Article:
Many federal government jobs will remain unfilled despite President Trump’s plans to lift the hiring freeze Wednesday, Budget Director Mick Mulvaney said.
Mulvaney told reporters Tuesday that the move was part of the president’s campaign to “drain the swamp” in Washington and save taxpayers money. The White House hopes to overhaul the executive branch and reduce its work force.
"It does not mean that the agencies will be free to hire willy-nilly," Mulvaney said. "What we're doing tomorrow is replacing the across-the-board hiring freeze that we put into place on Day One in office and replacing it with a smarter plan, a more strategic plan, a more surgical plan."
Trump signed a memorandum in January freezing large portions of federal government hiring, barring the military and positions deemed necessary for national security and public safety. As part of the memorandum, Trump gave the Office of Management and Budget 90 days to come up with a long-term plan to reduce the federal government's size.
While the guidance to be issued Wednesday does not contain agency-specific hiring goals or limits, Mulvaney said that agencies targeted with significant budget cuts in Trump's first budget proposal, such as the Environmental Protection Agency, would be expected to make significant cuts to their workforces.
Agencies that Trump wants to spend more on, like the Department of Veterans Affairs, would be expected to see their payrolls rise.The budget blueprint calls for a 6 percent increase in VA funding, mostly to pay for rising health costs to treat veterans.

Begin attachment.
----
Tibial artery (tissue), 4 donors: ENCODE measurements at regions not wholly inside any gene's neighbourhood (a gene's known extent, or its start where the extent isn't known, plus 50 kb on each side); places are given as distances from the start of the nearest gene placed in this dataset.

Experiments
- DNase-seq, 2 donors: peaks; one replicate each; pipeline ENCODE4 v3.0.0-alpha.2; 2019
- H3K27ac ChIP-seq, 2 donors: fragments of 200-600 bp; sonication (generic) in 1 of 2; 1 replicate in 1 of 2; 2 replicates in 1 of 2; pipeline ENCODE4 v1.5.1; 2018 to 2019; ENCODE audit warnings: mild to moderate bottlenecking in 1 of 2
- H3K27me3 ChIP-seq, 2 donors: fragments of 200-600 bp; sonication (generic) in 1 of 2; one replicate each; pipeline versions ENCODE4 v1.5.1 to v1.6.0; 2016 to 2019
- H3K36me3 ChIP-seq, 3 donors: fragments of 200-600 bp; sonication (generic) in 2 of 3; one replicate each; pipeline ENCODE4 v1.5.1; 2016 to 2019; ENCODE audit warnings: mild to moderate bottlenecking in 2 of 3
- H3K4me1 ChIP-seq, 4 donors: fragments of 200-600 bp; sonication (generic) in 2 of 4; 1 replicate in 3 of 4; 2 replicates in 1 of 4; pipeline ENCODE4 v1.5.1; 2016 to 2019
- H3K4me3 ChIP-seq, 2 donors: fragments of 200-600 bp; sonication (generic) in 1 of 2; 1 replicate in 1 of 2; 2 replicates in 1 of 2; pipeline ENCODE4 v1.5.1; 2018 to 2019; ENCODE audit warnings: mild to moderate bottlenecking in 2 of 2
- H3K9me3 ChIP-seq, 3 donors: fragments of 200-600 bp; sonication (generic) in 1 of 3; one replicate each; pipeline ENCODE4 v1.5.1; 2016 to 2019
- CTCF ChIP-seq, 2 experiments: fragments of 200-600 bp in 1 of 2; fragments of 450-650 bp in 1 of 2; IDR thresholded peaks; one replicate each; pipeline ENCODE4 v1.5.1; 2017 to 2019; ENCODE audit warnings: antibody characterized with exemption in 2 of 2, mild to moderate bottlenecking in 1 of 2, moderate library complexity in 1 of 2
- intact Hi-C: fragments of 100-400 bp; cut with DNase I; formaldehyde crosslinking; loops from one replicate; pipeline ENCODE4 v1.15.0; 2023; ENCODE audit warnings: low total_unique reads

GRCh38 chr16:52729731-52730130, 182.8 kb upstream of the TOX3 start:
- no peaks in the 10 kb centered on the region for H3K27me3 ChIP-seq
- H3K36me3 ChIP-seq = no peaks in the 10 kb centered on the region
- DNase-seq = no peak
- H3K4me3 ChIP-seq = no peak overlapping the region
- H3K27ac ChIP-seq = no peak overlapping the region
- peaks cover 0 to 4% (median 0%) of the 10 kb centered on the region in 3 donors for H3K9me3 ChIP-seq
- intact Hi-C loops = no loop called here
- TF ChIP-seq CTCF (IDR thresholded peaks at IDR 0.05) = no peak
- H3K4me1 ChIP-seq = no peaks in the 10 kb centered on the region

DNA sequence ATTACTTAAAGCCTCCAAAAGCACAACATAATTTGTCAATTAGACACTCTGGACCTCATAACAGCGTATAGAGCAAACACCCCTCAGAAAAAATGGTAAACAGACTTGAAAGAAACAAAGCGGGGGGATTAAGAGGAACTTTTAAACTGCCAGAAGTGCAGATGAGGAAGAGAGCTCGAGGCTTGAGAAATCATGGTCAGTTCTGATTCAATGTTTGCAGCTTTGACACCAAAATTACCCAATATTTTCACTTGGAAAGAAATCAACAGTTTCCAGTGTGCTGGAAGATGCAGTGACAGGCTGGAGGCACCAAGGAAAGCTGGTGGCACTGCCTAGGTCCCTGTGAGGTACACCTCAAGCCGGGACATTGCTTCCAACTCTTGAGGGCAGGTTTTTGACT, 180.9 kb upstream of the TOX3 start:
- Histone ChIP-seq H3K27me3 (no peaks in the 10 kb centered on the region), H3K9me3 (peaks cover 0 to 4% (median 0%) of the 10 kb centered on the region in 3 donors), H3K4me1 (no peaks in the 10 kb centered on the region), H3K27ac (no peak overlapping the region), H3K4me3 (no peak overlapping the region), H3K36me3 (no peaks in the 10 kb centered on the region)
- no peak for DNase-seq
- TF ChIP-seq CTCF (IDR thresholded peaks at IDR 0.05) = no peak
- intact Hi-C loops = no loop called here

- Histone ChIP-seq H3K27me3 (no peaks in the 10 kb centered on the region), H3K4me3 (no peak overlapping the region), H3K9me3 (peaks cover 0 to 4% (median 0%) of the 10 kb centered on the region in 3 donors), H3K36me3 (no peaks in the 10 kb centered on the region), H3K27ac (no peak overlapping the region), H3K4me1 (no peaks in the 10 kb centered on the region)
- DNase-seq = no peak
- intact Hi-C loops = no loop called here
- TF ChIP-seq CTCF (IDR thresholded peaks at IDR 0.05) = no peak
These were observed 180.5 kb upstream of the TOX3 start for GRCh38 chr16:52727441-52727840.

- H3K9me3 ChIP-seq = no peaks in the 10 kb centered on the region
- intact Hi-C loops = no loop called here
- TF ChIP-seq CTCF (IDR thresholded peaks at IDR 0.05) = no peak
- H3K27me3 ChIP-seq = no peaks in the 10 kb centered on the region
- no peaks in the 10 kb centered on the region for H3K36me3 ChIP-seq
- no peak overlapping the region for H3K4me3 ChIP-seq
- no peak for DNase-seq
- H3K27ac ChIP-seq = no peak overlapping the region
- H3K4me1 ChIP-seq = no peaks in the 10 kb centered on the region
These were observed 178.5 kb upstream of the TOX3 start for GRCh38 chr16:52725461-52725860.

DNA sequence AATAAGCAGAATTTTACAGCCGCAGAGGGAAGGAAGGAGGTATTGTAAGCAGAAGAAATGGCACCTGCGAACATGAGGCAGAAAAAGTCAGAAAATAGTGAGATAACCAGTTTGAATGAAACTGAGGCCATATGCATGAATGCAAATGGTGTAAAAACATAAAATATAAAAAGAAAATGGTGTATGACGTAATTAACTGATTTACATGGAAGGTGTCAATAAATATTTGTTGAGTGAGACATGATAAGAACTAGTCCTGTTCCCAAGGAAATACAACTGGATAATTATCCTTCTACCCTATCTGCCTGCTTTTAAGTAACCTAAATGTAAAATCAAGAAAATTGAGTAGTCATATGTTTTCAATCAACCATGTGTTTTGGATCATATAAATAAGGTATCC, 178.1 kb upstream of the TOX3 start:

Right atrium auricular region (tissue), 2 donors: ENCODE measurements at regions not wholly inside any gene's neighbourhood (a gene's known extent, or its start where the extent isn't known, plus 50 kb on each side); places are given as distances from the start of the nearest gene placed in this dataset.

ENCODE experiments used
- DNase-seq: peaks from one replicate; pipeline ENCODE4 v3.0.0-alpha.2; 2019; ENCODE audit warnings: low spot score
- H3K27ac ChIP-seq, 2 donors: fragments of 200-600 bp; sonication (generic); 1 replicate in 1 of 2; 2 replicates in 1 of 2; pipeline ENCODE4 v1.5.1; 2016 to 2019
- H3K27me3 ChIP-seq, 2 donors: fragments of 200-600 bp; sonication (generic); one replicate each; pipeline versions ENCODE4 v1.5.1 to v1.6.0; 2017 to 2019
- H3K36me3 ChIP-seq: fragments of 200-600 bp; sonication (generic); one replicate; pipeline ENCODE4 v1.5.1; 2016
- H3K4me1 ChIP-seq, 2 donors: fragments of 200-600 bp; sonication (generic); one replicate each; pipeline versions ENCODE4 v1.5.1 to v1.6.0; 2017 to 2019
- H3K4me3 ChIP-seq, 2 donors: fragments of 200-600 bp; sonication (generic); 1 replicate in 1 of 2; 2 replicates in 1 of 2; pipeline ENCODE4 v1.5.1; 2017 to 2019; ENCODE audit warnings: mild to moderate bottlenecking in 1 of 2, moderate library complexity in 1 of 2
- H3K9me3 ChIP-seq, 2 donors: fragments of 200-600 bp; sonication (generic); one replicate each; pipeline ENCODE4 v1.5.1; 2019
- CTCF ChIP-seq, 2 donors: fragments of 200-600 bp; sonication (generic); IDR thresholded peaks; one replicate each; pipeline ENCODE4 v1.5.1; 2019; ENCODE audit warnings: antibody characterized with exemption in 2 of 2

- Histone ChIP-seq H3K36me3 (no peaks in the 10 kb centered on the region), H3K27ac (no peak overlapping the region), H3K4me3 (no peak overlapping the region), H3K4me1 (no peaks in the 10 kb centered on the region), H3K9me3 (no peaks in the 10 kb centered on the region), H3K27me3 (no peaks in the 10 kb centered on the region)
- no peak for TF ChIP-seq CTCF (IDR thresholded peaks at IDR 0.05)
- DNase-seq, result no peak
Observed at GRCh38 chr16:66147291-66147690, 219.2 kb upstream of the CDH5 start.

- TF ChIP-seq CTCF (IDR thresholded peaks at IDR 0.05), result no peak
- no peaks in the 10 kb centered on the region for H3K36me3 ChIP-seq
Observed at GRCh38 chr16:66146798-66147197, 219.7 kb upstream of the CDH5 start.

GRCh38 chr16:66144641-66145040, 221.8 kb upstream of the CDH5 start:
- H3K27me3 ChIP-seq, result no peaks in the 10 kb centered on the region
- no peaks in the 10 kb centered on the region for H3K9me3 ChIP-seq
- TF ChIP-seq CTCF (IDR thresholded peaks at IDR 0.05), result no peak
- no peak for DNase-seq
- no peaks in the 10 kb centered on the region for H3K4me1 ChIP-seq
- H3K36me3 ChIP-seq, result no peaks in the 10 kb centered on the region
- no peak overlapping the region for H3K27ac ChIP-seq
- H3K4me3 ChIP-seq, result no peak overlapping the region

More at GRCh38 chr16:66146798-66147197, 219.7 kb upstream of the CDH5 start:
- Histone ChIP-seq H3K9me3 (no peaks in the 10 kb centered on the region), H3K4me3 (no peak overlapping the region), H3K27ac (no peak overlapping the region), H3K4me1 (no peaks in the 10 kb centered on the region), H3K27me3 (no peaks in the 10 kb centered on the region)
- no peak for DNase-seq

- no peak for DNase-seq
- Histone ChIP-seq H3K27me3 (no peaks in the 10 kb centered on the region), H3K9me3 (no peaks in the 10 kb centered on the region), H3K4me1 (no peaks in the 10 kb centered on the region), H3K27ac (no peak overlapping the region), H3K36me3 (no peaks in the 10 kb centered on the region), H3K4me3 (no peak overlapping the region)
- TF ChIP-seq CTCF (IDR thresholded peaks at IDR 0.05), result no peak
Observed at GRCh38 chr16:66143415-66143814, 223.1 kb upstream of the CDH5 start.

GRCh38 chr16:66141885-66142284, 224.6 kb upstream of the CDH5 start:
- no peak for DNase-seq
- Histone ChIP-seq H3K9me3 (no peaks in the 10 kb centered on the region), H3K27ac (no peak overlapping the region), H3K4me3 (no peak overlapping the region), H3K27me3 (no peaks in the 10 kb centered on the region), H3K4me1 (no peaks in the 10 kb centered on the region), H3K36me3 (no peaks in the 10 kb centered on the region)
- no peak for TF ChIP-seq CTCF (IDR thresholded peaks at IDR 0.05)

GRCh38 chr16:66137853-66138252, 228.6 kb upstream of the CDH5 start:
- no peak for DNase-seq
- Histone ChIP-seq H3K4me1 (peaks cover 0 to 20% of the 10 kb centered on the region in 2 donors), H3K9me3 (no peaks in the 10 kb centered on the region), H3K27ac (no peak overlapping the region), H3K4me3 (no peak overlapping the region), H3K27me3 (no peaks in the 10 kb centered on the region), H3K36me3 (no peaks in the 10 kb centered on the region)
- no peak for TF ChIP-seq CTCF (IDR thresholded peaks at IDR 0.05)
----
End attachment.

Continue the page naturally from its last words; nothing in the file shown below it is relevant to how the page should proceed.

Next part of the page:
Mulvaney declined to say how many jobs, overall, the administration intends to eliminate, but said: "I think it probably goes without saying that net, we think we could run the government more efficiently than the previously administration."
Under the guidance, agencies will also have until June to submit drafts for overhauling their workforces and coming up with ideas for streamlining operations as part of a larger effort to restructure the federal government. The administration is surveying the public, academics, lawmakers and others for ideas such as potentially moving the National Nuclear Security Administration to the Department of Defense from the Department of Energy, where it currently resides.
"The president of the United States has asked all of in the executive branch to start from scratch," Mulvaney said. He acknowledged that many such changes would require congressional sign-off.
"We're not trying to ram it down their throats," he said.
The Associated Press contributed to this report.